Since civilization began, people have used mining techniques to access minerals in the earth. The citizens of Ancient Egypt, Ancient Rome and Ancient Greece all engaged in mining. In the earliest days, mining was slow-going and dangerous. However, as time has progressed, society has developed safer and more accurate methods of locating and uncovering substances found in the earth.

United States Mining History Prospector traveling by mule

  • In 1848, the first great gold rush occurred after gold was discovered in the United States.
  • In the mid-1800s, prospectors also made a significant amount of money mining for silver in Colorado.
  • In 1896, more gold was discovered in Alaska, inciting another gold rush to the Yukon River Valley.
  • Some coal mining began before 1900, but the most productive coal mining techniques didn’t develop until after the turn of the century.
  • In the 1960s, smaller coal companies merged into larger, more diversified firms.
  • In 2008, competition in the coal mining industry became more intense than ever, leading to a demand for better technology and new mines.

History of Mining Technology

In the beginning, miners used primitive tools for digging. Mining shafts were dug out by hand, and the entire process was very lengthy. Eventually, people began using fire to clear tunnels and reach greater depths at a faster rate. During the 1600s, miners started using explosives to break up large rocks. Motorized mining tools, such as drills, would not be invented for several more years. It wasn’t until the industrial revolution began in the 1700s that miners began improving the explosives they used and developing more advanced mining equipment, such as drills, lifts and steam-powered pumps.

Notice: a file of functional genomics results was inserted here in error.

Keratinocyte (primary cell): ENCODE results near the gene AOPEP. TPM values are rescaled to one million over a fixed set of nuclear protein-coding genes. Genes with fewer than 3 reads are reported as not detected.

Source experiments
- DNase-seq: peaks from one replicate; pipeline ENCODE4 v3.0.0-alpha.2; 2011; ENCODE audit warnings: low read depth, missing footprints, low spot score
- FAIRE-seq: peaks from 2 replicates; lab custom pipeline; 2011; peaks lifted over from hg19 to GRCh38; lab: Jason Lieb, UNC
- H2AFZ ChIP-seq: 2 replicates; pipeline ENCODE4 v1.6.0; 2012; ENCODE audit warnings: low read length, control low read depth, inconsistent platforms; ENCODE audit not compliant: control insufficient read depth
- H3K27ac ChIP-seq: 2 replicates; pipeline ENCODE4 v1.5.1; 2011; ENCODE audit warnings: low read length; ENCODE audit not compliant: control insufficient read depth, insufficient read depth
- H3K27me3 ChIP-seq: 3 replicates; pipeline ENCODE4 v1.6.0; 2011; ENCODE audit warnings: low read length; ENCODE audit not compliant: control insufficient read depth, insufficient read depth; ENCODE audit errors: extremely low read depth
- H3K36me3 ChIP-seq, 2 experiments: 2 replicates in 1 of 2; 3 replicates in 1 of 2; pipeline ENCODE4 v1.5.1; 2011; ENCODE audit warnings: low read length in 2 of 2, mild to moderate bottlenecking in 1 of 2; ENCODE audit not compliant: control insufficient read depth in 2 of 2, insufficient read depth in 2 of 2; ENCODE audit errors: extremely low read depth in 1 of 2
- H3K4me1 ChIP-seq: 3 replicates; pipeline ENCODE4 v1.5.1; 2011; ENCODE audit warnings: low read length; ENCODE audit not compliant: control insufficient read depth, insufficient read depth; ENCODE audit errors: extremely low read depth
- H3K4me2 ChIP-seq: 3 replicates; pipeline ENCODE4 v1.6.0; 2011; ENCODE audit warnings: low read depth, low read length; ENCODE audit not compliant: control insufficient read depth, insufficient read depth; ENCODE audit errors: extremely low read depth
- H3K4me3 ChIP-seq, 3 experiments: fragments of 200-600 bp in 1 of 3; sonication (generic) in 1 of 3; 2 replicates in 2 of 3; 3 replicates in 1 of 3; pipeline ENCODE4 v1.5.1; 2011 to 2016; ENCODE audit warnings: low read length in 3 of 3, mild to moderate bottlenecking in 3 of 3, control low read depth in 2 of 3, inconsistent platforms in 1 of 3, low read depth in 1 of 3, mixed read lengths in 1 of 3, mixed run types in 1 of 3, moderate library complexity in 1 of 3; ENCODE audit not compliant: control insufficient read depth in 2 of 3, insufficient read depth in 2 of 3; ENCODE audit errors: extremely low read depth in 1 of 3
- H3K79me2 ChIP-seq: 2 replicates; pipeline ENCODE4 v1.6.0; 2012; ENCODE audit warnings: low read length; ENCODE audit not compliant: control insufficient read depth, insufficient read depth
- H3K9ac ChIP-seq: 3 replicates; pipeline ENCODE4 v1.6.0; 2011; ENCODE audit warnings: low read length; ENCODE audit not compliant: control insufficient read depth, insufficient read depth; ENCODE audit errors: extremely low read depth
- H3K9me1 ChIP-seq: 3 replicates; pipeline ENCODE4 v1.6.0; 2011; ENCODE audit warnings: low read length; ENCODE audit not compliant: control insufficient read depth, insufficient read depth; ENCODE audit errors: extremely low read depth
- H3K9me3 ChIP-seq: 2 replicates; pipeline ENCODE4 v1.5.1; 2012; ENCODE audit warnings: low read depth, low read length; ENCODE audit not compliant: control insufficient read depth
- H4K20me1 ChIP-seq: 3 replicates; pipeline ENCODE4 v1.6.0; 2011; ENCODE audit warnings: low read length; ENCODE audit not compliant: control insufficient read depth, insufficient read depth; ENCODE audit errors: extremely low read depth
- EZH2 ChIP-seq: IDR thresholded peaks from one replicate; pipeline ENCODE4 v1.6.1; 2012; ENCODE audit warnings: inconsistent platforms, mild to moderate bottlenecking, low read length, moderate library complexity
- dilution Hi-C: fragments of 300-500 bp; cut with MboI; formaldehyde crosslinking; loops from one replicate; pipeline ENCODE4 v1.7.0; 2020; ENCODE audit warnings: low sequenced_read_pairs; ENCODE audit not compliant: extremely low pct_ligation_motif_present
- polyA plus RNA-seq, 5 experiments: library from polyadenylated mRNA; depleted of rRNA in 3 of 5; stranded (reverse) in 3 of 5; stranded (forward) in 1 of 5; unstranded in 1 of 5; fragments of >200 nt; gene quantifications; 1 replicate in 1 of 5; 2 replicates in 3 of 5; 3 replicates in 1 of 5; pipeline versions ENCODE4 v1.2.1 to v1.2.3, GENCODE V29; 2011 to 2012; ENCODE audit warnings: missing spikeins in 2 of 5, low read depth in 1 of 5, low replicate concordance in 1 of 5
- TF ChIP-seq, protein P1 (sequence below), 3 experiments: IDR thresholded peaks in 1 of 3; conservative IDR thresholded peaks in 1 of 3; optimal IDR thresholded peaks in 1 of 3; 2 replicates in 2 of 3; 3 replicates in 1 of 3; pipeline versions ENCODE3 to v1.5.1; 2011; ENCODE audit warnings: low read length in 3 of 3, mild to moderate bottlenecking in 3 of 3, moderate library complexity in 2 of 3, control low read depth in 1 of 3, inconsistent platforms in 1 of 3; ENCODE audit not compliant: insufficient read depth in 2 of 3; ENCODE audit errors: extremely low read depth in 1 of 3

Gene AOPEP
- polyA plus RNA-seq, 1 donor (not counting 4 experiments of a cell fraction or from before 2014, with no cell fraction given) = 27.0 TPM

Mining Technology in the Present

In today’s technologically-advanced society, mining techniques are always improving.  For example, using surface mining techniques, miners are now able to extract over 85 percent of minerals and 98 percent of metallic ores without digging a shaft or endangering the lives of workers. Newly-developed machines used for grinding and crushing can extract minerals from the earth with less energy than ever before.

Miners still use heavy machinery, such as explosives, trucks, drills and bulldozers, especially if they must dig deep into the earth. However, advances in technology have allowed miners to excavate with more accuracy and less harm to the surrounding environment. More efficient machinery can also be used to reduce energy consumption and improve the amount of minerals or metals gleaned from the shaft.

The history of mining is rich and complicated. Mining has led to great advancements for society, but the dangers of mining have also resulted in the deaths of many workers. As technology continues to advance, however, mining techniques become even more accurate and efficient. In the future, revolutionary technologies may eliminate the need for hands-on involvement from miners entirely.mining technology

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  • Amy Donahue

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